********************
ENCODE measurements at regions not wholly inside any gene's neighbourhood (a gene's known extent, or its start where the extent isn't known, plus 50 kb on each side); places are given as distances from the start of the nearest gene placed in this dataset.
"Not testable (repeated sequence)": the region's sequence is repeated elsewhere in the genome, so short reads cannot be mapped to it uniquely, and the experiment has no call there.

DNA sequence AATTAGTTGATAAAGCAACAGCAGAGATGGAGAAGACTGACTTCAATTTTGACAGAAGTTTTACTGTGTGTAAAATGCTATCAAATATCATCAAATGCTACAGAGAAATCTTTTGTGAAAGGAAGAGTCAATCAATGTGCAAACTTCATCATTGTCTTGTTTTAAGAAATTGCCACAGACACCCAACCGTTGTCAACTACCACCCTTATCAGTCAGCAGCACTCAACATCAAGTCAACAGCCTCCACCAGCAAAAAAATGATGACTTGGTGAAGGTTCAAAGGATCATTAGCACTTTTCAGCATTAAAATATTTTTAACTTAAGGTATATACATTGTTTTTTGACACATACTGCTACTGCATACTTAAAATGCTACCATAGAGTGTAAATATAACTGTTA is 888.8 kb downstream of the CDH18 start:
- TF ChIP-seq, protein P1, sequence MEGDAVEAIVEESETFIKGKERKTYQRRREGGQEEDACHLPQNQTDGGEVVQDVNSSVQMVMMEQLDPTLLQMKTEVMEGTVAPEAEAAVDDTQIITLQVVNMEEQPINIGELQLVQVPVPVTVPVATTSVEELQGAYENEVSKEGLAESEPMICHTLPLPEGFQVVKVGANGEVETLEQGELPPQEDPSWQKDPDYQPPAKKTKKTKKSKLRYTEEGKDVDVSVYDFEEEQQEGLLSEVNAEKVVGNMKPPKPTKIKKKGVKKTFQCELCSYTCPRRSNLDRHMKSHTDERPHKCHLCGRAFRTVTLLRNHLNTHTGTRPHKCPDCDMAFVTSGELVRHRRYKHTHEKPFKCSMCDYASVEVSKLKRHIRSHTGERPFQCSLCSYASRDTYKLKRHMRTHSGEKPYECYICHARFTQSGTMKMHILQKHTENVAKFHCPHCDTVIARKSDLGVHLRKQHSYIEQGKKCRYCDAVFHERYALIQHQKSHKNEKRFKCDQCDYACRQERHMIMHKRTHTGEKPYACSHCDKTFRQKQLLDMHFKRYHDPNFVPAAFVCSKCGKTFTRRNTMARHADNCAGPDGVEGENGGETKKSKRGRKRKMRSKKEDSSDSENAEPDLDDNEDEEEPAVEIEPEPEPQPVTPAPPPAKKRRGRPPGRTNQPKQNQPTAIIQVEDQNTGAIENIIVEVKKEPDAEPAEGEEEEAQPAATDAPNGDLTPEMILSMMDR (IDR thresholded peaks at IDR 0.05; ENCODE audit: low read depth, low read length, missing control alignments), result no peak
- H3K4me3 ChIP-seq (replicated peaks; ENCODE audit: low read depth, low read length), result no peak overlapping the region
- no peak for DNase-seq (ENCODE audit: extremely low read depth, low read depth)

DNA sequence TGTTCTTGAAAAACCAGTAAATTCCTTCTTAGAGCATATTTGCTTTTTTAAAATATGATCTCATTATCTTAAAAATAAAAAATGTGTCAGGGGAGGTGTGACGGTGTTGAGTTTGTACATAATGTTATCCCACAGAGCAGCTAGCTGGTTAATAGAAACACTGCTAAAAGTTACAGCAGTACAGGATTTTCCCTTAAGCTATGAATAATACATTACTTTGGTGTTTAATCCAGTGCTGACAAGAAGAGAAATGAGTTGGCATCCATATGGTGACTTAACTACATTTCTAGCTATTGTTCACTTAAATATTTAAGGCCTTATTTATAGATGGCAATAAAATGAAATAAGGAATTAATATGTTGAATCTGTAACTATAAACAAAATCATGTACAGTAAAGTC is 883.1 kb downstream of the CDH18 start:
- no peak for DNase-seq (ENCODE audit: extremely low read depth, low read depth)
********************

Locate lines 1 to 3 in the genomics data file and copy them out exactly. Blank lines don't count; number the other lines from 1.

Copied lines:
ENCODE measurements at regions not wholly inside any gene's neighbourhood (a gene's known extent, or its start where the extent isn't known, plus 50 kb on each side); places are given as distances from the start of the nearest gene placed in this dataset.
"Not testable (repeated sequence)": the region's sequence is repeated elsewhere in the genome, so short reads cannot be mapped to it uniquely, and the experiment has no call there.

DNA sequence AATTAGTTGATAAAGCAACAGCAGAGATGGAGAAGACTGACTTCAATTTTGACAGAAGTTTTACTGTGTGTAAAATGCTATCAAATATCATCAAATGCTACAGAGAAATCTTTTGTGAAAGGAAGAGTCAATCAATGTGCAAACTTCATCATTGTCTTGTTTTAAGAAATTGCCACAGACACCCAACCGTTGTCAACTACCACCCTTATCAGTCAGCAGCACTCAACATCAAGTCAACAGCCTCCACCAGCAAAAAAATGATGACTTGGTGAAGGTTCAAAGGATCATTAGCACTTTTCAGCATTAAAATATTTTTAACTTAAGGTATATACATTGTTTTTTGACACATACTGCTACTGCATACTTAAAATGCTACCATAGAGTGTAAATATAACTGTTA is 888.8 kb downstream of the CDH18 start: